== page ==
CORPUS CHRISTI, Texas — For years, Nueces County District Clerk Anne Lorentzen said she tried to get the county to hire a company to digitize its old court paper archives, but it wasn't until 2019 that the ball started moving.
That summer, the county started talking to Kofile Technologies Group, Inc., a company that specializes in digitizing archives on a large scale.
6 Investigates uncovered a donation to a nonprofit founded by Nueces County Judge Barbara Canales.
That donation came from the Marilyn and Sonny Oates Foundation, whose president and treasurer, William "Sonny" Oates, also was Kofile's chairman of the board in the summer and fall of 2019.
On October 25, 2019, Canales toured Kofile's headquarters in Dallas.
That same day, the CPA for the Marilyn and Sonny Oates Foundation says the foundation donated $50,000 to the Ready or Not Foundation.
The CPA for the Oates Foundation told 6 Investigates it was the foundation's first, and to this day, only donation, to any foundation in South Texas.
In an email to KRIS 6 News Canales says the full amount of that donation was promptly sent to the Texas Children's Cancer Center, in support of the Glioma Research Project.
We checked with Texas Children's and they told us it was against policy to reveal the names of donors.
Twelve days after that donation from the Oates Foundation, Canales presided over a public hearing at the Nueces County Commissioner's Court to create a $10 fee to pay for digitizing the archives.
The court voted to implement the fee.
It was the beginning of a process that sought no bids for the work and ended with the county awarding Kofile a $2 million contract in April of 2020.
The county has a policy in place aimed at preventing conflicts of interest with its purchasing policy. This donation may raise questions about whether county policy was followed.
Corpus Christi Taxpayers Association President Jerry Sansing says the policy is clear.
"You know, it's very easy to be upfront with these things," he said. "And that's what voters and taxpayers expect out of their elected officials."
That policy states:
"Employees shall not solicit or accept money, loans, gifts, favors, or anything of value, from present or potential contractors that might influence or appear to influence a purchasing decision."
It also requires any conflicts of interest to be disclosed to the county's purchasing agent, and if there is doubt about a conflict, the purchasing agent should be consulted.
KRIS 6 News checked, via a Texas Public Information Request, to see if the county had any record of such a disclosure.
6 Investigates first reached out to Canales in January to ask about the donation. She emailed that the foundation wouldn't comment on donors or their contributions.
We then asked county purchasing agent Michael Robinson to tell us if a violation of the county ethics policy had occurred. He refused to answer emails. When approached in person, however, he referred us to the county attorney.
Nueces County Attorney Jenny Dorsey told us that her office does not have a public information officer, and it would not be within her authority to comment on this matter.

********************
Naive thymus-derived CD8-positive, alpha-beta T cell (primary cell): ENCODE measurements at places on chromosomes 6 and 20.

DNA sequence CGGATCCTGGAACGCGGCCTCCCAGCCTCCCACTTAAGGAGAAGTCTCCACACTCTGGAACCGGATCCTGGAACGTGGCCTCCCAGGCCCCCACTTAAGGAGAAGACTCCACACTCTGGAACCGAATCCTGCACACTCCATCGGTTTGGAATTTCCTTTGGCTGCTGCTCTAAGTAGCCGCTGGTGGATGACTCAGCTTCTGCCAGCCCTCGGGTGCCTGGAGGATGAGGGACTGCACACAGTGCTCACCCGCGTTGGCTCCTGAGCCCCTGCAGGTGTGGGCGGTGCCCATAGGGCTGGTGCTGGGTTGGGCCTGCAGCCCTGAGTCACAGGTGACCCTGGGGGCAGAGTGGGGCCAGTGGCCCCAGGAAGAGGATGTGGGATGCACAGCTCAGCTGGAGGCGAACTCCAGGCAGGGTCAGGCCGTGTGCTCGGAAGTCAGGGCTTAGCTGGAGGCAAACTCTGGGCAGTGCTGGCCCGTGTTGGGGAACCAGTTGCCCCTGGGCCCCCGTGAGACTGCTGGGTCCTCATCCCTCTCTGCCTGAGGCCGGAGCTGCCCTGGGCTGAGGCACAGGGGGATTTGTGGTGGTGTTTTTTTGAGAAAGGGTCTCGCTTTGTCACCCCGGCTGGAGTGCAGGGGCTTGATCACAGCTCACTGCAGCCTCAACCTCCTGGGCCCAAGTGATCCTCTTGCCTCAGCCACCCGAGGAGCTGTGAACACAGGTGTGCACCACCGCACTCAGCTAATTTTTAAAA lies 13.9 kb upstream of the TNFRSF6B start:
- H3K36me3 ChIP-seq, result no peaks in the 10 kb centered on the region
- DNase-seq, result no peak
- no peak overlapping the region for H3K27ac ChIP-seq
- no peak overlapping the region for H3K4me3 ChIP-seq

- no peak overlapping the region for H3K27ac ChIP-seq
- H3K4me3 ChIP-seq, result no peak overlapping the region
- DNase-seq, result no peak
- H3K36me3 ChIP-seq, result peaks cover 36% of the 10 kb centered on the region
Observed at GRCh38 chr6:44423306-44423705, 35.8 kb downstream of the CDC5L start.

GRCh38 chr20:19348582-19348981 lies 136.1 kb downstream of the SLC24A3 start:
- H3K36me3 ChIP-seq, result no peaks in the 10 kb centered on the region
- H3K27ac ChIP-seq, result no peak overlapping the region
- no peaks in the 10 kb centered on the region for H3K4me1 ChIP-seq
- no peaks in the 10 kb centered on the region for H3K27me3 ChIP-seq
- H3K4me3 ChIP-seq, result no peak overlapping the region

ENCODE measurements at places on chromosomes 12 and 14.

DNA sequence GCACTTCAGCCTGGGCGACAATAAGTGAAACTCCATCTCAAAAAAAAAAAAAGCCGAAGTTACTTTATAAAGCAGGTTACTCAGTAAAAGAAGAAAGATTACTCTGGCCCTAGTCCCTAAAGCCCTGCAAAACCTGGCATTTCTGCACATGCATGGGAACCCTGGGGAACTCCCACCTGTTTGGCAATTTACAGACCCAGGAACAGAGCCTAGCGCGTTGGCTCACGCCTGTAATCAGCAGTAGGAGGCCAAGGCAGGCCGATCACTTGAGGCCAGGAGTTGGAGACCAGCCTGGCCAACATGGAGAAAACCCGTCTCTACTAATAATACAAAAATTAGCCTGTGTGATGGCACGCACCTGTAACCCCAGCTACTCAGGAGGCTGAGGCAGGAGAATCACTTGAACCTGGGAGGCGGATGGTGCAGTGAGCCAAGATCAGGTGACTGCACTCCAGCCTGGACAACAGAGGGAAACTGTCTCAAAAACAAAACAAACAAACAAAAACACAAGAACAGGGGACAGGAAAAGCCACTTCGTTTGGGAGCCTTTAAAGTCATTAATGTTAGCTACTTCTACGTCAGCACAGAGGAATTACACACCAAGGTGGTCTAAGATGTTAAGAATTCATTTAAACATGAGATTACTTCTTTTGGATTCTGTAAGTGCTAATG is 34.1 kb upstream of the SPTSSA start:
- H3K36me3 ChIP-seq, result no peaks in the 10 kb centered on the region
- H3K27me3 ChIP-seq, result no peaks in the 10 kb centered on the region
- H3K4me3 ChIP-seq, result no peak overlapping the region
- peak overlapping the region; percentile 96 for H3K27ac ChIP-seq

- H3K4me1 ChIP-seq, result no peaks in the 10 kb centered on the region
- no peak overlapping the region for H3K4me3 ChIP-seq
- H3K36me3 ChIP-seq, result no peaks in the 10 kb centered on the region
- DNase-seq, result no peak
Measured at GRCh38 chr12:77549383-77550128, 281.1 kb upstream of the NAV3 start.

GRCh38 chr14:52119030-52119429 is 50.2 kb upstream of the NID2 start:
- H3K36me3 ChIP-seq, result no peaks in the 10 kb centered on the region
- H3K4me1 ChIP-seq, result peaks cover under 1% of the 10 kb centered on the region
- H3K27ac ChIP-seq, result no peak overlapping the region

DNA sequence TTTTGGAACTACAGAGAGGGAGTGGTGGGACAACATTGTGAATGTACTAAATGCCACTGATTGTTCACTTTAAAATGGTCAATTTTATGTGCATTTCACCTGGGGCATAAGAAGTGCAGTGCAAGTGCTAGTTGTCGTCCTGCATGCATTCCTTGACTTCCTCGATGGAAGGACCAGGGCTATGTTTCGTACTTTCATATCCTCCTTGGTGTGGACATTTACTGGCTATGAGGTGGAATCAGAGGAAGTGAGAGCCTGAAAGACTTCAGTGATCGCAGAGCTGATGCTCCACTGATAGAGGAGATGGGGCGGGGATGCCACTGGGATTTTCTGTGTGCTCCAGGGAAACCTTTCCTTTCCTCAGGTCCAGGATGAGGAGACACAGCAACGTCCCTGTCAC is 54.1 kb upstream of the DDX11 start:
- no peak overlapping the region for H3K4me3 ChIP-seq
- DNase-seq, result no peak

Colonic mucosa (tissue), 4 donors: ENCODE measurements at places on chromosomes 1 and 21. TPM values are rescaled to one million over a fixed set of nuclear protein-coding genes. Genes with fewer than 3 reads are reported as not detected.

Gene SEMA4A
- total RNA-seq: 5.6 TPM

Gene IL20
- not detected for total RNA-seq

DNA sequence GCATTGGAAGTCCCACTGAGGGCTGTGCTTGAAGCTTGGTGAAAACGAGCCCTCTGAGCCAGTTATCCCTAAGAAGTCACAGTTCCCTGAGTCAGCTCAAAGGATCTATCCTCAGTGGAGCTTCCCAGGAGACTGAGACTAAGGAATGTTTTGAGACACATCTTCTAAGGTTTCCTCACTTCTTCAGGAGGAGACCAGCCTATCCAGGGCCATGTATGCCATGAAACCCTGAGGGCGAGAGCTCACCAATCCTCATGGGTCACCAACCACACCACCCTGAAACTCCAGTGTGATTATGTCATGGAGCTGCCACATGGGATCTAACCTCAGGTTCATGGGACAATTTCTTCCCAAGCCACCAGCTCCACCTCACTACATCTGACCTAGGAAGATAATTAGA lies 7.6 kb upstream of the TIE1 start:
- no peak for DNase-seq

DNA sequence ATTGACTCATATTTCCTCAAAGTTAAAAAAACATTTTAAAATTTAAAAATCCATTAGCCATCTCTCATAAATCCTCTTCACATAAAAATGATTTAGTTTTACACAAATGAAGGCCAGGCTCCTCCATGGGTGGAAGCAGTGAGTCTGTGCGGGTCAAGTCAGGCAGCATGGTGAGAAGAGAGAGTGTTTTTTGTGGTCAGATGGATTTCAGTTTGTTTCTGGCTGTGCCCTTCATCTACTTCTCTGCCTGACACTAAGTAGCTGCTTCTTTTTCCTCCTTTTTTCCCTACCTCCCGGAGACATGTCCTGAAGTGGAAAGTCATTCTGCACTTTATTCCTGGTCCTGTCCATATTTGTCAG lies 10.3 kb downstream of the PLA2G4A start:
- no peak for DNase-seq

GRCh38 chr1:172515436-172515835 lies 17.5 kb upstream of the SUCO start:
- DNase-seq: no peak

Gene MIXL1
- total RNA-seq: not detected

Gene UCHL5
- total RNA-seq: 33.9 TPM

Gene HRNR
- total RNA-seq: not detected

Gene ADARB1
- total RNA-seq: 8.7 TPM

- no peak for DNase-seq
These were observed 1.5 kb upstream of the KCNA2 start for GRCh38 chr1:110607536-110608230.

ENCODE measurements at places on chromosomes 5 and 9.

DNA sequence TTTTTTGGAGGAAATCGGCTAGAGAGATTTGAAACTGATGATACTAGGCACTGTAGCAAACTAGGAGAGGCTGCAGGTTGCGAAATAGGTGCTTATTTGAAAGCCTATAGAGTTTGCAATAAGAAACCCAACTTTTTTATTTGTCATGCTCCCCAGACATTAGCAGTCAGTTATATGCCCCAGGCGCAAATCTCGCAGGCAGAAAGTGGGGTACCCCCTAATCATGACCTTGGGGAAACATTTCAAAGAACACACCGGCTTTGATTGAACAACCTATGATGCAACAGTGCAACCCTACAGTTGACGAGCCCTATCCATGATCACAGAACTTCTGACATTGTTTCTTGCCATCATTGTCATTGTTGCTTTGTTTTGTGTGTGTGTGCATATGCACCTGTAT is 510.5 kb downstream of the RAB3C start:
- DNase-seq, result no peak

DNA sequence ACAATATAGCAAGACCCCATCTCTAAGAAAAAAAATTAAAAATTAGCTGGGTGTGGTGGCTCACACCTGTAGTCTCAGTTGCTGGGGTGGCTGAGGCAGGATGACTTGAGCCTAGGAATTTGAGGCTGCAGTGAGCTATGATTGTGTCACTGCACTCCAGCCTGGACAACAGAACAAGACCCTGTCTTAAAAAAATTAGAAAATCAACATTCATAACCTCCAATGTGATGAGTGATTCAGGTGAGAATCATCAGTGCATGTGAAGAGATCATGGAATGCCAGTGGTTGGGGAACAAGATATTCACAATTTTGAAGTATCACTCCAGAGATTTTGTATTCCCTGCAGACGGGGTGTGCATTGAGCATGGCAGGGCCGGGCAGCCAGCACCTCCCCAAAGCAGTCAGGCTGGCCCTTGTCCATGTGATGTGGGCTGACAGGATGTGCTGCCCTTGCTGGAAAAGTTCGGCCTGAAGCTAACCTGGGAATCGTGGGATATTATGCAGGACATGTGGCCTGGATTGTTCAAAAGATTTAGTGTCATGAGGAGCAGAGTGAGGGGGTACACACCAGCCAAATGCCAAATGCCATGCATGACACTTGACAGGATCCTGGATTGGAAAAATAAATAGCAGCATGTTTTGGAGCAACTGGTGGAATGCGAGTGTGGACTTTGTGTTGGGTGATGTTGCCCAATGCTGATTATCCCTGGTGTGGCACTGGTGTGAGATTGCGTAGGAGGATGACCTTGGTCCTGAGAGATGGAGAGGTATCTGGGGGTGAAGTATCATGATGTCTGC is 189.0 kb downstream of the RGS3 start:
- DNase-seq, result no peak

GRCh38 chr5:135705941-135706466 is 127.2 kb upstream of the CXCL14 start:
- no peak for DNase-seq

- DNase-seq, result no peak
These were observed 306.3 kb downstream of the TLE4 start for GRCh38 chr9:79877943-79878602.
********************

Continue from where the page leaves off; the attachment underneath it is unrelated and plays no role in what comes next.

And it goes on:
We also asked Canales. In an email to KRIS 6 News, Canales' attorney Ruben Lerma Jr. says in April 2020, when the contract was awarded, neither the Marilyn and Sonny Oates Foundation, nor Sonny Oates had an interest in Kofile.
But, according to documents obtained from the county, Kofile has been doing business with the county since 2017, and at the time of the donation, was actively pursuing a new contract. William "Sonny" Oates also was its chairman of the board at that time.
Jay Hulings is a partner at Davis and Santos in San Antonio. Before entering private practice, he was a federal prosecutor focused on national security, public corruption, fraud and organized crime.
He says there is nothing wrong with public officials having foundations or receiving donations.
"If those acts are linked, though, to a public act like awarding a contract, then that could run afoul of the law," Hulings said.
He says that ethics policies commonly have loopholes.
"One of the issues to keep in mind when you look at these disclosure requirements is whether or not they're broad enough, whether or not they capture all potential benefits that can be given to a public official," he said. "There's a whole bunch of issues that whoever is writing these might want to examine, to determine whether or not they're really serving their goals, or whether or not they're written too narrowly and are too easily circumvented."
Hulings said when loopholes are found, an update to the policy is due.
"Counties, cities are constantly revising their ethics guidelines when they discover loopholes," he said. "And it often happens because the public demands greater accountability. They want to know what their public officials are up to."
The county has chosen to have its purchasing agent be overseen by a purchasing board.
On that board sits three district court judges and two members of the commissioner's court. County Judge Canales is one of the five members on that board.
But that purchasing board isn't in charge of setting policy.
KRIS 6 News has learned the commissioners court would be responsible for updating the policy.